After passing through Girdwood, or at least the namesake highway junction, multiple times and taking advantage of the gas prices that are much better than locations on the Kenai, we decided to do a little exploring on this last pass. Turns out there is quite a community tucked back from the highway, and beyond the community is the Crow Creek Mine.
In a search for rust, we continued up the gravel road for three miles to the mine. The road was in better shape than the Swanson River road. The mine is now a National Historic Site and continues operating as a recreational mine. Panning or mining in the creek costs $20 per day while dry camping is $10 per day.
I wasn't sure which category I fit into, but I paid the $10 fee as a Presidential candidate, if only for a moment.
There wasn't all that much "rust" around the property although there were obvious remains of the hydraulic nozzles used in earlier mine operations.
There were a number of buildings on the property that dated back to 1898 and the beginnings of the mine. The grounds were beautiful with barrels of flowers everywhere.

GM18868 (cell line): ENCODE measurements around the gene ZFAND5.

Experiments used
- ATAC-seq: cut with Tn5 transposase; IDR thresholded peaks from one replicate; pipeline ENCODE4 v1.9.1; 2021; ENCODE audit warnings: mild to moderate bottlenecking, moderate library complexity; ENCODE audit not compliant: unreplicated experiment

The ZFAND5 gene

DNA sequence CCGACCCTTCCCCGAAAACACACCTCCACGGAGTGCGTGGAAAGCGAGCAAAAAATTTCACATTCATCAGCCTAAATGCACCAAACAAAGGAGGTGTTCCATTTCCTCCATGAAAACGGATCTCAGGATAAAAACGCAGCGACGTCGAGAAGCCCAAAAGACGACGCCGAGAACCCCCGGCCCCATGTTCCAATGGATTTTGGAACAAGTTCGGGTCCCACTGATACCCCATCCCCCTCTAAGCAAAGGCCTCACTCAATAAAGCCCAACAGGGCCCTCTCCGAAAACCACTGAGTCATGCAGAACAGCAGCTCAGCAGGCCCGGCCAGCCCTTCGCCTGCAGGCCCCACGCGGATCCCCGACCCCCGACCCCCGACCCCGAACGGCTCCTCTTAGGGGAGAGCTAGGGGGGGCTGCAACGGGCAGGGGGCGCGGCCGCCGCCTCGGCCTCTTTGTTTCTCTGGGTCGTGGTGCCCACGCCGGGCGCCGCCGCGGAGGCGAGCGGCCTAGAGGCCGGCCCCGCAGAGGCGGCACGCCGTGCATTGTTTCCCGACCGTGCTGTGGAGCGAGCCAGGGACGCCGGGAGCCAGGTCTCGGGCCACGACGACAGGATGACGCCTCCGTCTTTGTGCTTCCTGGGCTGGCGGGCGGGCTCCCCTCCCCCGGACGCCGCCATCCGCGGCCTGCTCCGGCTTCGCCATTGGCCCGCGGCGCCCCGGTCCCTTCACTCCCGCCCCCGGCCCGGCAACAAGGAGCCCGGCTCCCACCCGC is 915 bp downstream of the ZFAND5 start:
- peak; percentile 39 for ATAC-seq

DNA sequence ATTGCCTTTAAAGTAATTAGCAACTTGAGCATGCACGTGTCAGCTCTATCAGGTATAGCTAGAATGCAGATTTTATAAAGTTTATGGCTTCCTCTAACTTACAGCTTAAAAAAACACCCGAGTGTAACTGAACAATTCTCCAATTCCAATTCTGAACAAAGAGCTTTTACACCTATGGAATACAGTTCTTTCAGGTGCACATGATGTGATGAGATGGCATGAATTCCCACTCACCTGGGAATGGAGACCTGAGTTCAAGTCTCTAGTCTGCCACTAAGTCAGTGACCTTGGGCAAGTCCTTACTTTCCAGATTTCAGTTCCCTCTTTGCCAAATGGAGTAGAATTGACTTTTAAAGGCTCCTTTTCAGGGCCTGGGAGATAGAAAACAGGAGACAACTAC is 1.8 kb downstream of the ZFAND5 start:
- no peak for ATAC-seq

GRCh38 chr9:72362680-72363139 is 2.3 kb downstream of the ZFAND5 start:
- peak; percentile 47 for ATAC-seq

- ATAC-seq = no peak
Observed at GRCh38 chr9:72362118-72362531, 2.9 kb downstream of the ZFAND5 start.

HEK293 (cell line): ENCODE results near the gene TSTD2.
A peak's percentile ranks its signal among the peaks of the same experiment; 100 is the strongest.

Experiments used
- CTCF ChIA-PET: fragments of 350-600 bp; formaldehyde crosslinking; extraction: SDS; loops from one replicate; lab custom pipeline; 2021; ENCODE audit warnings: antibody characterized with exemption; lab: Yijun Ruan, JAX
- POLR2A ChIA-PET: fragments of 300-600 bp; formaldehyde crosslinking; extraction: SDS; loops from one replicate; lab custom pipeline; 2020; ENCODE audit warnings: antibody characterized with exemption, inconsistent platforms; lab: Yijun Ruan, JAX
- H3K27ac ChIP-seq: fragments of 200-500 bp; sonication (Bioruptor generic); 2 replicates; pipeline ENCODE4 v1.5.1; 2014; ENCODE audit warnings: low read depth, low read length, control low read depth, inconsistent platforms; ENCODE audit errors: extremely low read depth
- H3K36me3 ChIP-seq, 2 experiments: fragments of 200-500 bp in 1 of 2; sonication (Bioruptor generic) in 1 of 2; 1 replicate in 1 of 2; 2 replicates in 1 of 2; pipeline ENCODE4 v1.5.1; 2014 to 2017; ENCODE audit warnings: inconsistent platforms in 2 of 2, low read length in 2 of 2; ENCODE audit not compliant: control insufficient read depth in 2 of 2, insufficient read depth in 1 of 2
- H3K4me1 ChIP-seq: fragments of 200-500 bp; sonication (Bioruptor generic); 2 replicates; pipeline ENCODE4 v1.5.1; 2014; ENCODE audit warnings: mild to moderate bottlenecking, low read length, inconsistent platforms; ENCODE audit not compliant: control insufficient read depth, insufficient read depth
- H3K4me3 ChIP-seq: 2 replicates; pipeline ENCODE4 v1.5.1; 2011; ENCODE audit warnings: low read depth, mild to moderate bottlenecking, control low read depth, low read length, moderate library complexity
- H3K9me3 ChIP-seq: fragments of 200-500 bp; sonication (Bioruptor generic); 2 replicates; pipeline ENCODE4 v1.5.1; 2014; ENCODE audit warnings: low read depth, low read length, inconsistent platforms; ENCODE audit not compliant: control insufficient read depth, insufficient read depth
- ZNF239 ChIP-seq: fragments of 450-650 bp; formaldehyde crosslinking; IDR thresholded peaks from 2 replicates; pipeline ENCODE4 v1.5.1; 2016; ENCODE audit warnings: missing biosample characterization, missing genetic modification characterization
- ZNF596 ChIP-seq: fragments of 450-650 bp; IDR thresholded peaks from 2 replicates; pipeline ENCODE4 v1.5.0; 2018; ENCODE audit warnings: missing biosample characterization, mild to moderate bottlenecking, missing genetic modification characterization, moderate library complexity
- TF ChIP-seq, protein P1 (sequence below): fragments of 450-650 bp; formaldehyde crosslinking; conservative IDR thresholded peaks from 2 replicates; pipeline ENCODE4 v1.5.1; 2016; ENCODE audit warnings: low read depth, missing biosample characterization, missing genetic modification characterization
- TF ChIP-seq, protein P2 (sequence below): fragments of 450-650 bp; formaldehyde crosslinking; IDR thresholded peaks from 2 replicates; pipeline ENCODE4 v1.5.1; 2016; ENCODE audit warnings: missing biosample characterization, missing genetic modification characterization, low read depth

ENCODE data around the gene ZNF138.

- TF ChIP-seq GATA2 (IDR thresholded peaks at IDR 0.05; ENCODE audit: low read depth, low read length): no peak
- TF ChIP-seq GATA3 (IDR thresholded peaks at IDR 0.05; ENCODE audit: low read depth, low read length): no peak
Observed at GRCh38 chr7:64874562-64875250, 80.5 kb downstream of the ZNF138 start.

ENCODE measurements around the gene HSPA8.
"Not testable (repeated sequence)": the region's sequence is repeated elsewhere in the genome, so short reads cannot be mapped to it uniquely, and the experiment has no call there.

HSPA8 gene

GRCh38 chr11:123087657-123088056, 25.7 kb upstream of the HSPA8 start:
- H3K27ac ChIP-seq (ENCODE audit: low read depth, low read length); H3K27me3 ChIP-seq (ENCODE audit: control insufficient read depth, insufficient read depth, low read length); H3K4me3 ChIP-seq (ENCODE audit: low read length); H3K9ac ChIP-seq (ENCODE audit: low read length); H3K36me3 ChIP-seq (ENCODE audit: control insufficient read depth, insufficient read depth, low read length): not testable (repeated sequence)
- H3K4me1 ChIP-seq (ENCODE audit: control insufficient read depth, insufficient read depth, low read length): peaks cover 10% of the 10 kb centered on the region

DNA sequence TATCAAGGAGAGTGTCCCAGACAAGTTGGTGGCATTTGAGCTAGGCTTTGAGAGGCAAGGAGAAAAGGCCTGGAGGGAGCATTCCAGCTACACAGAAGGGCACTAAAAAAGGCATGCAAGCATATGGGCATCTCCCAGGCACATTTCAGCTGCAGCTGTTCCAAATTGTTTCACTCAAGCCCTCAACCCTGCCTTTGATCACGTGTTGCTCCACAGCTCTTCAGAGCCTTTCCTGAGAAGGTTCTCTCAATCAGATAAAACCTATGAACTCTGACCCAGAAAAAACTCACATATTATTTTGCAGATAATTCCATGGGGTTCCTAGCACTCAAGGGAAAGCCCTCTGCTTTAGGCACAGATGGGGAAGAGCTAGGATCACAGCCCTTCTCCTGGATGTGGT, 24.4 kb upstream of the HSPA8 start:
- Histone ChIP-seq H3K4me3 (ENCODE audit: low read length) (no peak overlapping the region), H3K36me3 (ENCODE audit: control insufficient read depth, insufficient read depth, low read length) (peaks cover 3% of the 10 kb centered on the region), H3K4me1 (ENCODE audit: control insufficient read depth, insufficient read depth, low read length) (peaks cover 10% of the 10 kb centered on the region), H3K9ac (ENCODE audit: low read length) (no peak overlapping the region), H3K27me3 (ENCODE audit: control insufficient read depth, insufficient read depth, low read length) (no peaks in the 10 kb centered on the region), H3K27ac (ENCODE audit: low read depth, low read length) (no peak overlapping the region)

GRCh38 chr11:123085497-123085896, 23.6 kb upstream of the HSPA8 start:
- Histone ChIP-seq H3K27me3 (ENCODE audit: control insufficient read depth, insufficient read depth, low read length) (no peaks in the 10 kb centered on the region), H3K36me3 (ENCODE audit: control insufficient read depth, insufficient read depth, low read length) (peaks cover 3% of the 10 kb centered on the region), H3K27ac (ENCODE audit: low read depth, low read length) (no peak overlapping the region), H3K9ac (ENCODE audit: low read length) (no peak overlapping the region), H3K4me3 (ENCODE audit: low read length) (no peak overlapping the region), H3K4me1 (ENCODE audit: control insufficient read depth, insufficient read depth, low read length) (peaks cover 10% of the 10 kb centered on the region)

Some buildings, such as the mess hall, were open with lots of stuff on display. Others were used as residences by the family that has owned and operated the mine for the past 40 years.
They were in the process of setting up for a couple of weddings over the weekend, so we left them and wandered back down the hill,
but not before other groups and individuals started arriving to try their hand at gold panning.
If old mines aren't your cup of tea, you could likely find a cup to your liking at the Alyeska Resort, found at the end of another one of the roads in Girdwood. This is home to the well-known tramway, restaurant, and ski slopes. We didn't partake, but others report it's a "must" visit.